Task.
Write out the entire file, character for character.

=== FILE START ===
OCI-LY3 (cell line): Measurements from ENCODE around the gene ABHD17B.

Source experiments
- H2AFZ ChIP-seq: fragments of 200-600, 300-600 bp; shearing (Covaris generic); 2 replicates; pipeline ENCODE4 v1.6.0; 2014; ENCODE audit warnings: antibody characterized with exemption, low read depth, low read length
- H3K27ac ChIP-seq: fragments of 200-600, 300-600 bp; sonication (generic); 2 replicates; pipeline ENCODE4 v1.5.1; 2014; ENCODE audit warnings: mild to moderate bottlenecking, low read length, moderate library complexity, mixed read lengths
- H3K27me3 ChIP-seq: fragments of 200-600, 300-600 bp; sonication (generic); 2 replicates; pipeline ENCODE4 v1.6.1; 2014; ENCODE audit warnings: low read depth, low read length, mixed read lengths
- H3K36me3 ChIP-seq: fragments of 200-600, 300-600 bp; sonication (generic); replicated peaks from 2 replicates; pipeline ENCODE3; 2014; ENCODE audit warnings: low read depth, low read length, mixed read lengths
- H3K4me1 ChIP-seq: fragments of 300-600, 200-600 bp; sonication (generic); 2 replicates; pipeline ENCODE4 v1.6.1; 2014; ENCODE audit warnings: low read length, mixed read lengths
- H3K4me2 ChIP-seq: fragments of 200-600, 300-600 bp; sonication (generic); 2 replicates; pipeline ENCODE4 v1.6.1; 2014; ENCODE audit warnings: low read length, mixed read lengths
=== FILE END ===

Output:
OCI-LY3 (cell line): Measurements from ENCODE around the gene ABHD17B.

Source experiments
- H2AFZ ChIP-seq: fragments of 200-600, 300-600 bp; shearing (Covaris generic); 2 replicates; pipeline ENCODE4 v1.6.0; 2014; ENCODE audit warnings: antibody characterized with exemption, low read depth, low read length
- H3K27ac ChIP-seq: fragments of 200-600, 300-600 bp; sonication (generic); 2 replicates; pipeline ENCODE4 v1.5.1; 2014; ENCODE audit warnings: mild to moderate bottlenecking, low read length, moderate library complexity, mixed read lengths
- H3K27me3 ChIP-seq: fragments of 200-600, 300-600 bp; sonication (generic); 2 replicates; pipeline ENCODE4 v1.6.1; 2014; ENCODE audit warnings: low read depth, low read length, mixed read lengths
- H3K36me3 ChIP-seq: fragments of 200-600, 300-600 bp; sonication (generic); replicated peaks from 2 replicates; pipeline ENCODE3; 2014; ENCODE audit warnings: low read depth, low read length, mixed read lengths
- H3K4me1 ChIP-seq: fragments of 300-600, 200-600 bp; sonication (generic); 2 replicates; pipeline ENCODE4 v1.6.1; 2014; ENCODE audit warnings: low read length, mixed read lengths
- H3K4me2 ChIP-seq: fragments of 200-600, 300-600 bp; sonication (generic); 2 replicates; pipeline ENCODE4 v1.6.1; 2014; ENCODE audit warnings: low read length, mixed read lengths